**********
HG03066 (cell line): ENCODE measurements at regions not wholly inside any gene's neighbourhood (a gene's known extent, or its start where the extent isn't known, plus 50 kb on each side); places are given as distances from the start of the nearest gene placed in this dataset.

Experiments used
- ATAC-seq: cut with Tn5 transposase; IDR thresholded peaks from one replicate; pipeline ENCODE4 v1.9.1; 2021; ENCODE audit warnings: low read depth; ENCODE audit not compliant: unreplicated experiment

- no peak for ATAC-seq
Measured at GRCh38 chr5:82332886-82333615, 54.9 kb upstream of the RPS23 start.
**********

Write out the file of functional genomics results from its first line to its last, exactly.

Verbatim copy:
HG03066 (cell line): ENCODE measurements at regions not wholly inside any gene's neighbourhood (a gene's known extent, or its start where the extent isn't known, plus 50 kb on each side); places are given as distances from the start of the nearest gene placed in this dataset.

Experiments used
- ATAC-seq: cut with Tn5 transposase; IDR thresholded peaks from one replicate; pipeline ENCODE4 v1.9.1; 2021; ENCODE audit warnings: low read depth; ENCODE audit not compliant: unreplicated experiment

- no peak for ATAC-seq
Measured at GRCh38 chr5:82332886-82333615, 54.9 kb upstream of the RPS23 start.